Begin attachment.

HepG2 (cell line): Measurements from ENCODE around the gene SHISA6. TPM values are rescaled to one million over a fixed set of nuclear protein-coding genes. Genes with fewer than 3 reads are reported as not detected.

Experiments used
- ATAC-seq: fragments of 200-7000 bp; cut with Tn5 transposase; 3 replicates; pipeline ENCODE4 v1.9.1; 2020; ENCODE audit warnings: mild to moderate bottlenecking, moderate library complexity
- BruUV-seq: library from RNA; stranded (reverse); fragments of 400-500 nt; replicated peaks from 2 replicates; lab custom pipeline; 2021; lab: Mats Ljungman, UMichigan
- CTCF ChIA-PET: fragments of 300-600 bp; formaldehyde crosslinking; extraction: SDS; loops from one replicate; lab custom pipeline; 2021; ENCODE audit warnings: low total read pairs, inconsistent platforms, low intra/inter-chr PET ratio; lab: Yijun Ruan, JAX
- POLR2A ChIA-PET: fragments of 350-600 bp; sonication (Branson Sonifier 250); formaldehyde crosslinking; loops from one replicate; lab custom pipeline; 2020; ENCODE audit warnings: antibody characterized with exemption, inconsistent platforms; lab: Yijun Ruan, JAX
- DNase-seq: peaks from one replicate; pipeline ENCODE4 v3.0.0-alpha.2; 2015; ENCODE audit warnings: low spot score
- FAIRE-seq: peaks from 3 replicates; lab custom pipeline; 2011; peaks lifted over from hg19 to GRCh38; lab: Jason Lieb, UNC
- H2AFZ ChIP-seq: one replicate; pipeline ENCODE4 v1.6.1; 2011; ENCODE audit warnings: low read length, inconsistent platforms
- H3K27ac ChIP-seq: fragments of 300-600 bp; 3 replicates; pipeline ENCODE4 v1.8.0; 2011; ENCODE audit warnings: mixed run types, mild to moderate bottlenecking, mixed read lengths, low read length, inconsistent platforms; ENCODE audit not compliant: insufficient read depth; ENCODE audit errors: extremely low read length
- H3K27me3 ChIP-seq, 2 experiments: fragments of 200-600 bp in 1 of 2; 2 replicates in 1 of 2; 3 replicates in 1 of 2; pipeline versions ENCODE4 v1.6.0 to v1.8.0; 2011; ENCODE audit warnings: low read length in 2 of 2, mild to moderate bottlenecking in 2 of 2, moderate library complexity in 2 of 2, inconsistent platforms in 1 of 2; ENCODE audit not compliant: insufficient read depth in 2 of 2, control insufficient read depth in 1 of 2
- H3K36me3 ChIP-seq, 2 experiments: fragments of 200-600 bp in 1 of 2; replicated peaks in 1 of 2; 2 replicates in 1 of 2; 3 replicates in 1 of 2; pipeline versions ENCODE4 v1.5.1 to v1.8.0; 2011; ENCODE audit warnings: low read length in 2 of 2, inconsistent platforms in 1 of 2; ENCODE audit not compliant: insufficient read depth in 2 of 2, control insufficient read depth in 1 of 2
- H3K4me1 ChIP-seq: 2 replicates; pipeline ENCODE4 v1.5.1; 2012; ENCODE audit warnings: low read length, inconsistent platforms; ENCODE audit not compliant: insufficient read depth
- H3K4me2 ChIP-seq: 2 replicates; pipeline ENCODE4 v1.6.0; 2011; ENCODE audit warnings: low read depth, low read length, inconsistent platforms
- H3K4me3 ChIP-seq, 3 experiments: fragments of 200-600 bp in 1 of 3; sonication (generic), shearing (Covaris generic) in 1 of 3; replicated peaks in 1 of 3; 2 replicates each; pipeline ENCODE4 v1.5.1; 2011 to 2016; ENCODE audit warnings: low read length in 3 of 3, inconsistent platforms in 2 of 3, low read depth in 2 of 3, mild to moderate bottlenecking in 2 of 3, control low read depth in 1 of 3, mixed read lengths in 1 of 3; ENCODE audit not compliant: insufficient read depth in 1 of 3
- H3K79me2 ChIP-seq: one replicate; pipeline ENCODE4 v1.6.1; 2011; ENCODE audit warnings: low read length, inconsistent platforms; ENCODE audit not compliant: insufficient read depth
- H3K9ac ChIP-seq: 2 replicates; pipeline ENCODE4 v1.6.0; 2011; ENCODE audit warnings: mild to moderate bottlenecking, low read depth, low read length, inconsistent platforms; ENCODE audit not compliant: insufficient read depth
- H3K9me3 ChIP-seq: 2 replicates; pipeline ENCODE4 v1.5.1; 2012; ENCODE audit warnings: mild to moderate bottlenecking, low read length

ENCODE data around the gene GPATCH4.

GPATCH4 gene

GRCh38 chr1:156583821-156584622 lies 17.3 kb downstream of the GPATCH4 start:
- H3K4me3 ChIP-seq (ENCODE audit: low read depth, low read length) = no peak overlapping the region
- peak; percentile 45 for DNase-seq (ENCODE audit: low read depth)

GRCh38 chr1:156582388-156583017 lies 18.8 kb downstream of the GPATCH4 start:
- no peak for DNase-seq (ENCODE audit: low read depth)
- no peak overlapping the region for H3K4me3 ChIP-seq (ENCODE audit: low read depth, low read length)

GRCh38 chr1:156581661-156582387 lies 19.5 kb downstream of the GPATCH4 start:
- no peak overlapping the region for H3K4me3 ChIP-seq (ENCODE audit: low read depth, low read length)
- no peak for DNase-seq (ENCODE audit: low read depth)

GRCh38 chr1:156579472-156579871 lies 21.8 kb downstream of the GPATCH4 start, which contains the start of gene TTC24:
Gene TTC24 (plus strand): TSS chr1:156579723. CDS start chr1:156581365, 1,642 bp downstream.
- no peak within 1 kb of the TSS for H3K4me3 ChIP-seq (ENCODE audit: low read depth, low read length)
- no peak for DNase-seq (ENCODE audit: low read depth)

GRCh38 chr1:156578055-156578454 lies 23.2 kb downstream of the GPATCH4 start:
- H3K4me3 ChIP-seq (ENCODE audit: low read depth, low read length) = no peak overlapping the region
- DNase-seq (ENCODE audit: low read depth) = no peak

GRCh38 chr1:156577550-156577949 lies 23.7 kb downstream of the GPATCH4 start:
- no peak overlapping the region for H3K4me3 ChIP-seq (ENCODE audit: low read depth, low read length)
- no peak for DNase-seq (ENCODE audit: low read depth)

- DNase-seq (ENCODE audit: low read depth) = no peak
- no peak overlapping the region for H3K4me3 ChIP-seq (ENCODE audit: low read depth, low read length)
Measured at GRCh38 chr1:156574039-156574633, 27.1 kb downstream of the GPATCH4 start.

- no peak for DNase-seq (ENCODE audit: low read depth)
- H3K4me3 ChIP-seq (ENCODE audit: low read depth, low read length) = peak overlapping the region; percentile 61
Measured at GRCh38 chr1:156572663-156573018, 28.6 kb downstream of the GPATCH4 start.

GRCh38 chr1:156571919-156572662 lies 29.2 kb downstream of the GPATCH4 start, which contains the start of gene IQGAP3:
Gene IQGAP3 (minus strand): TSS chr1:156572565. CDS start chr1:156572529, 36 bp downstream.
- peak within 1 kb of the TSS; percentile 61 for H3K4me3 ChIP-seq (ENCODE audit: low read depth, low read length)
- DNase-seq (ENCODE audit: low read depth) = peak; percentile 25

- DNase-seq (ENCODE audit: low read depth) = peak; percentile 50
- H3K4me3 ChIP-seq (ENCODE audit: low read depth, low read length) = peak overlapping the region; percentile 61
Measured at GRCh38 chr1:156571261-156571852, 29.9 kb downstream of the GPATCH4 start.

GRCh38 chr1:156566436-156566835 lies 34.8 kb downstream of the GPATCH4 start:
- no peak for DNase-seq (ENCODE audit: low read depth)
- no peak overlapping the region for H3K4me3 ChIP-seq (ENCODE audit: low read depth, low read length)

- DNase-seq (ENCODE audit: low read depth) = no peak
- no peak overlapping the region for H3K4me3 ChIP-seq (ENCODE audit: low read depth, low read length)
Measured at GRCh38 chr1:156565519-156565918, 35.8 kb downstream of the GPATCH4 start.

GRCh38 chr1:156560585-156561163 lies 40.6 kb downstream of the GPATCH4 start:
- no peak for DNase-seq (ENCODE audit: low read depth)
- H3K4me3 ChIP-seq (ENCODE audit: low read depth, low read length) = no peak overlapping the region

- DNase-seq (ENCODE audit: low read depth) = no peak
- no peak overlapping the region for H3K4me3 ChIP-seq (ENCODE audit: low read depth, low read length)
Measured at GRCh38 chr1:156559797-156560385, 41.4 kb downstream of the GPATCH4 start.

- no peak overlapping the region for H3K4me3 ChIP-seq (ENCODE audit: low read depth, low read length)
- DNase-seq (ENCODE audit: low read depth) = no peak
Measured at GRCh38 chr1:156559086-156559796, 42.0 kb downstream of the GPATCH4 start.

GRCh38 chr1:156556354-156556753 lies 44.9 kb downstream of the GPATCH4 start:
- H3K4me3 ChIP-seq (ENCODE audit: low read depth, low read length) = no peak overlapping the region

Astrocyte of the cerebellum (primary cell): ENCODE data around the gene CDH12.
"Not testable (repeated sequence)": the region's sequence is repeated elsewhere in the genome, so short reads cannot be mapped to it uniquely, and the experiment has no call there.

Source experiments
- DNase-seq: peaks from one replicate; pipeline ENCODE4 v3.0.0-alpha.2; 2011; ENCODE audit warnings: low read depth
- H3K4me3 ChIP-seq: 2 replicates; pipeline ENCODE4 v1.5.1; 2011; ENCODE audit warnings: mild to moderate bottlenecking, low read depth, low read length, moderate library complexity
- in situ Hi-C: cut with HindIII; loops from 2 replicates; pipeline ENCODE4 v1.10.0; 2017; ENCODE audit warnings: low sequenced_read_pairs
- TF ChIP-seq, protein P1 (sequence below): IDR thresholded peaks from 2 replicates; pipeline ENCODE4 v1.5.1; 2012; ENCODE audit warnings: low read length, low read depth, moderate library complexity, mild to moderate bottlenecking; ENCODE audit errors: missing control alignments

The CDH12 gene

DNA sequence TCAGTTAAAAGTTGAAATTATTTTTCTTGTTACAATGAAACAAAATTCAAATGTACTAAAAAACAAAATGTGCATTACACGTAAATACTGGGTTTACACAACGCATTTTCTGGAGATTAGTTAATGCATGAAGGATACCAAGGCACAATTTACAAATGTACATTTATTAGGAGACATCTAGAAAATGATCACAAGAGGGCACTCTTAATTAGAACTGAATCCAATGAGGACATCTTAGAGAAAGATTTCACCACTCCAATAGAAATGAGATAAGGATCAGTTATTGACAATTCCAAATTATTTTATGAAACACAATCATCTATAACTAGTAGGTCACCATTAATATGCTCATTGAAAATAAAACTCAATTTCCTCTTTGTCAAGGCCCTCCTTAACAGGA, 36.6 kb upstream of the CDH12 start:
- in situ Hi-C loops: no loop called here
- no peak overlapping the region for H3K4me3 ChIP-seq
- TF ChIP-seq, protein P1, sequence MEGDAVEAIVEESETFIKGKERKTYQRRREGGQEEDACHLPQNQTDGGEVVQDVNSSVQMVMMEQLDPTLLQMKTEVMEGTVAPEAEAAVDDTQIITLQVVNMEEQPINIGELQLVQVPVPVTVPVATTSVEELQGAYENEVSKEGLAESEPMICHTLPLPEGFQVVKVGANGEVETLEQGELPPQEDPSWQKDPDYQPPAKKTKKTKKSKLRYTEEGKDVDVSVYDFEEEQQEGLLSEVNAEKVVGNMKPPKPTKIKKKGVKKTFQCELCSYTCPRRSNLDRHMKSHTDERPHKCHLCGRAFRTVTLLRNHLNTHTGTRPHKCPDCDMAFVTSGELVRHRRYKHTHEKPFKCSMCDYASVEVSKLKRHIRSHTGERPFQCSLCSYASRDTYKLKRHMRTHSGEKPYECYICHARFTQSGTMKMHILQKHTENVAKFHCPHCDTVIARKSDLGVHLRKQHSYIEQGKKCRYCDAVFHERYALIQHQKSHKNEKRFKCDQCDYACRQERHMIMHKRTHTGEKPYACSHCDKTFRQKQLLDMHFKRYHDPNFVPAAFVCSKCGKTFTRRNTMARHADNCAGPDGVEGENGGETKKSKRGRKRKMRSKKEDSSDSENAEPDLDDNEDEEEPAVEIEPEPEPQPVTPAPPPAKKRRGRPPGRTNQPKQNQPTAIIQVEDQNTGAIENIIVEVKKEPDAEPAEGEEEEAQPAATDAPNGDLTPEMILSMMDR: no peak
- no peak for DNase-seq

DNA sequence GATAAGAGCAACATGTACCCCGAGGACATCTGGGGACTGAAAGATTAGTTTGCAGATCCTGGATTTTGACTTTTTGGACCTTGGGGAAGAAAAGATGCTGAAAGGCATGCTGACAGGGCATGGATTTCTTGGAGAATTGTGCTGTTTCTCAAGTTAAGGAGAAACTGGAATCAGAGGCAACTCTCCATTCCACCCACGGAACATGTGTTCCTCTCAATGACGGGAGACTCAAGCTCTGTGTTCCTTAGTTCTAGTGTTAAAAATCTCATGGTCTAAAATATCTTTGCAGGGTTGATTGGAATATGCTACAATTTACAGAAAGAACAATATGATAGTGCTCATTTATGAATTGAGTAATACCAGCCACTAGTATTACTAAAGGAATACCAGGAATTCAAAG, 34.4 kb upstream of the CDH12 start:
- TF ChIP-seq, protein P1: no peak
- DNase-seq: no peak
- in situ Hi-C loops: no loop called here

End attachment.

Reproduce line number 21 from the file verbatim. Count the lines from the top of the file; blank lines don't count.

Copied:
GRCh38 chr1:156583821-156584622 lies 17.3 kb downstream of the GPATCH4 start: